While this statement is clearly motivated by the actions of a particular person, the use of だ suggests that the statement is not intended to engage the listener in discussion. While it is directed at the speaker in the sense that it is intended to have an impact, it is stripped of all feelings of social responsibility or concern for the other person’s point of view. The purpose is to express the speaker’s outrage, not to start a conversation. The one-sided nature of this statement is what gives it an assertive, or even confrontational, feeling.

Hope it makes sense! And thanks for your positive comment💗


Still no dice. Actually, all of Tofugu is the same for me - images don’t load, and the wheels never stop spinning. Using Firefox 69, Windows 10.

Works on the iPad, though.

Ok, so the speaker isn’t expecting a response; it’s more like venting?

In that case, I think there might be a typo in the article, because I don’t understand how the speaker could be intending to have an impact on his/herself:

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Ok, just updated to 69.0.1, and it loaded the images just fine without even stopping to think about it…

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Ohh now I see where the confusion came from - that is indeed a typo! Thank you for pointing that out - we’ll get that fixed💪

Cool cool - That’s good news!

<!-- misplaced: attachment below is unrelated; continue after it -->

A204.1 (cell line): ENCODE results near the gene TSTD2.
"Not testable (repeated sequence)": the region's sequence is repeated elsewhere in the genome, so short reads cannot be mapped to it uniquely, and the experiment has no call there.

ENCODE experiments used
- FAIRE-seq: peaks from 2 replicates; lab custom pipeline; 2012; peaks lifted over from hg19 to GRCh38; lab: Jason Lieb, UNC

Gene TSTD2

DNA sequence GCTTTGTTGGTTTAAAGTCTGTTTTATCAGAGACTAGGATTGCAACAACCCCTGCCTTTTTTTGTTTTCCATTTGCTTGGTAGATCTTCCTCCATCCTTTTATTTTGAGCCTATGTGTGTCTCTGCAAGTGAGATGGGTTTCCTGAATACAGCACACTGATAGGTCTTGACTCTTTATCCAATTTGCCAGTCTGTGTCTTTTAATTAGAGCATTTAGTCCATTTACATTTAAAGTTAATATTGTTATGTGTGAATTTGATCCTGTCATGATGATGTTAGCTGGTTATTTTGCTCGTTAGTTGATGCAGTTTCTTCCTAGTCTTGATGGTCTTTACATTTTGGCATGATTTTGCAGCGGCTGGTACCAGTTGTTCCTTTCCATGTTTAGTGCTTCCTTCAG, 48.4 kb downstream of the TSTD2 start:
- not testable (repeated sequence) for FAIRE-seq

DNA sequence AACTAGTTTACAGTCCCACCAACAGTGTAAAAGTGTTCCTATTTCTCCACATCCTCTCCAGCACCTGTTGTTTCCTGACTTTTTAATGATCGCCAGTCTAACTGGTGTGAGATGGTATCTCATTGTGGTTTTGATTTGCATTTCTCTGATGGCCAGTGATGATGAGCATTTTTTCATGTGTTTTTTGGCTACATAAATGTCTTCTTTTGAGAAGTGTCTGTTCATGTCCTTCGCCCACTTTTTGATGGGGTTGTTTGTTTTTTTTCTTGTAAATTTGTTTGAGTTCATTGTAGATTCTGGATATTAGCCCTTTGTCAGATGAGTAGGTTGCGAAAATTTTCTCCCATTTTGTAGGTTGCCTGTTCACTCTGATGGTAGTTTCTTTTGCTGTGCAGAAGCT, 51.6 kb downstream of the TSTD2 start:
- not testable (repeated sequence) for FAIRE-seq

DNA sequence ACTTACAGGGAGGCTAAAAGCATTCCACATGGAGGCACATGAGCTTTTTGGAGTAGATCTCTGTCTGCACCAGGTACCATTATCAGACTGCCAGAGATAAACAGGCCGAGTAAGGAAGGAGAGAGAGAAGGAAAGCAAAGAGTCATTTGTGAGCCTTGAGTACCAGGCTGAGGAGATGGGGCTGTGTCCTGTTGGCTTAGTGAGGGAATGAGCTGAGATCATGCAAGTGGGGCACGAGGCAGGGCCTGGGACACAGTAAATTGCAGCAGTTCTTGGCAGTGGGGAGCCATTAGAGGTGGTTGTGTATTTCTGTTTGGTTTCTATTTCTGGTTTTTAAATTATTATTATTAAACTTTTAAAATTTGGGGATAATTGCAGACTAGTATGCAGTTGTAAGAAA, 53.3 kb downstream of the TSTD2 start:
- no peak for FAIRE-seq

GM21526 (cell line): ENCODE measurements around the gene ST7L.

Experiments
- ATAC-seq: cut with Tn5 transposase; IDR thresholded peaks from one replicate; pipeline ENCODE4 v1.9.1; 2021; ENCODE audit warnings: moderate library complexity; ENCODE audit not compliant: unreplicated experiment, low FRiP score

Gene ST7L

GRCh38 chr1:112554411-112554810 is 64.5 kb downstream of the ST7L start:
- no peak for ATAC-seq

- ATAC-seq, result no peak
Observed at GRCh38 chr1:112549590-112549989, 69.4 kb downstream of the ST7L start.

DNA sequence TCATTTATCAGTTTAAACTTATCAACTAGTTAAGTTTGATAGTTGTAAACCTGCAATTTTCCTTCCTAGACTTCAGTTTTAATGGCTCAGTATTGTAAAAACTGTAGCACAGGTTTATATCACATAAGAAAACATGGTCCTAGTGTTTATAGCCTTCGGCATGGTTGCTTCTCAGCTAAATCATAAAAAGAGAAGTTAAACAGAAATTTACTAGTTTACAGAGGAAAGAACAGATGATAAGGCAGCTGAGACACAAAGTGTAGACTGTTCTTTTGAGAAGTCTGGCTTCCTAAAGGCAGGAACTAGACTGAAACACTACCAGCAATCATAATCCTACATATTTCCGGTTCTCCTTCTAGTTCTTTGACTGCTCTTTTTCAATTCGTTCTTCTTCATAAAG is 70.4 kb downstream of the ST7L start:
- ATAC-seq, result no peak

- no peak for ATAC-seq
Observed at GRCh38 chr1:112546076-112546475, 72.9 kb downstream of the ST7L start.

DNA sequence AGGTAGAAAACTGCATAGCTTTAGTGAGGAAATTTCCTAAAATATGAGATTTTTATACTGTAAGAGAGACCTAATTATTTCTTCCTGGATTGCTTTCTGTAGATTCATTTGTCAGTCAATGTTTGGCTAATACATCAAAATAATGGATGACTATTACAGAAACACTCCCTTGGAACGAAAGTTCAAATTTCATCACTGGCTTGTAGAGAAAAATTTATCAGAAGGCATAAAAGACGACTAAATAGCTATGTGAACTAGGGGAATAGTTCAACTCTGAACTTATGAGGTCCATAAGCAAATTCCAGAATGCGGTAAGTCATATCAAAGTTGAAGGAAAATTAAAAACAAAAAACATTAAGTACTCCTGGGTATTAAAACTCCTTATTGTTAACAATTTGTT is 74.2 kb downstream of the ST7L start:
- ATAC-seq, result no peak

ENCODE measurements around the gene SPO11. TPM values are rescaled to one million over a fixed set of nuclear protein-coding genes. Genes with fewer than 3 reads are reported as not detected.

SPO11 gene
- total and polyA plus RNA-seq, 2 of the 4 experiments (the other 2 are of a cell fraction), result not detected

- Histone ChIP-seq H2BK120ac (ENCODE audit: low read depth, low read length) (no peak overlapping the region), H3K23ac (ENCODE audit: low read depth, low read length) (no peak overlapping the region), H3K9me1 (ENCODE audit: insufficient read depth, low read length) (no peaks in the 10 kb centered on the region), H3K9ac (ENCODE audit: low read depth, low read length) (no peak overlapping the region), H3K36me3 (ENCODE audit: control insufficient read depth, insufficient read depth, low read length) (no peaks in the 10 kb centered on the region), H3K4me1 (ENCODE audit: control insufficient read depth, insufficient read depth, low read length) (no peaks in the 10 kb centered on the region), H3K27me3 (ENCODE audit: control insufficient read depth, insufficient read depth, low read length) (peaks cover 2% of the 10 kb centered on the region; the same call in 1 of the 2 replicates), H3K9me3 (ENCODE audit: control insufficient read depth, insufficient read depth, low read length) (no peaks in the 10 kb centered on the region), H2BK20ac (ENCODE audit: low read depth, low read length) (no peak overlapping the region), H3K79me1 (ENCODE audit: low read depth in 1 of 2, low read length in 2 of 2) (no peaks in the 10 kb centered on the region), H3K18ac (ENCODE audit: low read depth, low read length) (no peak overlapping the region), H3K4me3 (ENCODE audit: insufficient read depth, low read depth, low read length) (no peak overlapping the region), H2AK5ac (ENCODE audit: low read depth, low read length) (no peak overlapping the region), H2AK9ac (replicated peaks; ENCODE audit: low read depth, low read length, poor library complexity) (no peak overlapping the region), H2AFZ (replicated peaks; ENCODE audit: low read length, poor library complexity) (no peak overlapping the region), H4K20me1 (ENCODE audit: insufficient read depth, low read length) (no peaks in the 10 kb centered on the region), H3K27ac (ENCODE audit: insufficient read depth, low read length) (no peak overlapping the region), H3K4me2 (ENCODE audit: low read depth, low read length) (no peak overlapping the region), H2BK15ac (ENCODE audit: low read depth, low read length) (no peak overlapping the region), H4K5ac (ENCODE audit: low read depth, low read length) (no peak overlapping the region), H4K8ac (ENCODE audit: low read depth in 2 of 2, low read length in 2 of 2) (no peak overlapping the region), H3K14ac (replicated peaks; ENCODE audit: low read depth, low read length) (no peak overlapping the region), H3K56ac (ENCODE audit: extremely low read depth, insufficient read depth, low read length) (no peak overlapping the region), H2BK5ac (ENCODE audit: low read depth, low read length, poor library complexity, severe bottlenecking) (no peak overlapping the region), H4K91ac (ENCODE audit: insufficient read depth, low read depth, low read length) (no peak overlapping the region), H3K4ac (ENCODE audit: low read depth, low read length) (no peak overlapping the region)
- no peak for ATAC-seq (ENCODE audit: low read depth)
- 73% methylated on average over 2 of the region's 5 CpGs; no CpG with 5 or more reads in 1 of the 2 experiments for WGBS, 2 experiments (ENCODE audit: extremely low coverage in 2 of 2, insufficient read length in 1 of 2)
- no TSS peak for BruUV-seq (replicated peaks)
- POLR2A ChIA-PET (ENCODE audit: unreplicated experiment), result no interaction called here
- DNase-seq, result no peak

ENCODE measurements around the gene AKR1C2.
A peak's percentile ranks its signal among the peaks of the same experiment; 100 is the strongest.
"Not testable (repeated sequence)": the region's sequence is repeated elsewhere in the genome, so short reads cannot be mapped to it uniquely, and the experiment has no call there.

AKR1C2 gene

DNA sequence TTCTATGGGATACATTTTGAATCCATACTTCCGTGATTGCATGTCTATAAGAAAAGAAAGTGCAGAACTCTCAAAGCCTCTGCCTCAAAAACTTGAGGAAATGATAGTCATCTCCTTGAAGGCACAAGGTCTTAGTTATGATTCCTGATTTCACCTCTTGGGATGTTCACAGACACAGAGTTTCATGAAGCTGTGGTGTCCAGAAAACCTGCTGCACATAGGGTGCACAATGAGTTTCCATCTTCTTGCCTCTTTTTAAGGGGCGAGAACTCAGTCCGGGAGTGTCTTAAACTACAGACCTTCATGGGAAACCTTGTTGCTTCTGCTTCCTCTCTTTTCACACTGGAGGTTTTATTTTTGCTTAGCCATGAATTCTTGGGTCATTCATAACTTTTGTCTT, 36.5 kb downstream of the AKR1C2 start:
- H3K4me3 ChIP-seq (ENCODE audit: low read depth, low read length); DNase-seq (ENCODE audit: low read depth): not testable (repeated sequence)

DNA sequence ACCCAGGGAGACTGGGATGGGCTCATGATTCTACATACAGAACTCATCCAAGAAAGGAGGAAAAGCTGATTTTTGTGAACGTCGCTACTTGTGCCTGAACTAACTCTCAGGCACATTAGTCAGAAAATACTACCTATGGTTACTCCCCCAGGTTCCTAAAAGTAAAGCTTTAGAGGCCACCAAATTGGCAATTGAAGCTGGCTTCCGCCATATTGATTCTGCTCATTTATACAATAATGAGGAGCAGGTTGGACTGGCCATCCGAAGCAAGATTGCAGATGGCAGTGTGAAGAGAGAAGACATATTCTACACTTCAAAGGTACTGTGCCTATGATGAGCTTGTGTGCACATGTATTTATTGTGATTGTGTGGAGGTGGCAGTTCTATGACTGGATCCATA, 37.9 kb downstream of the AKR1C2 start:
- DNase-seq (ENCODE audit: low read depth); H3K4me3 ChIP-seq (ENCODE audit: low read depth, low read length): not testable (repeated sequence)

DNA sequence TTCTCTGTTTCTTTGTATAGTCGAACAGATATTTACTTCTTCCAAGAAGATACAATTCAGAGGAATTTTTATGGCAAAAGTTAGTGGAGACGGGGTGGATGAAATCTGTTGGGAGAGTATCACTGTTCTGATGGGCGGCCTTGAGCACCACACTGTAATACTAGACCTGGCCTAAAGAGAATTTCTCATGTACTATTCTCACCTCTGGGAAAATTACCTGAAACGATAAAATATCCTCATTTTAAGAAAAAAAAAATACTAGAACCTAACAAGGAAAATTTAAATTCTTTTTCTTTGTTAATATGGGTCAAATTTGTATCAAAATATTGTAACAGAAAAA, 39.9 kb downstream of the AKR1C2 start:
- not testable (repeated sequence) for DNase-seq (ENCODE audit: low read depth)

Love the article! Bit confused about this part though:

  • A: 明日テストだよ。
  • A: Hey, we have an exam tomorrow.

I know sometimes that noun declarations doesn’t necessarily translate perfectly – like 雨です for “it’s raining” (maybe it’s closer to “it’s rainy”). But I would have expected some sort of ある or あります, not だよ – what’s the specific deal here? Is it like saying 明日休日だよ (tomorrow’s a holiday)? I guess I’m trying to figure out how to tell when a noun that’s a bit more abstract would use a specific ending.


it’s vague…

nouns with state/concept-like sense may be used with です/だ just fine. “rainy” is correct example. though, “test-y” sounds weird despite being close enough in its sense.
and “テスト” is not something physical inanimate. so, no “ある”.

and よ just adds emotion "how could it happen that you do not know it?’.

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That makes things a bit clearer, I think ultimately I’ll just have to get used to it.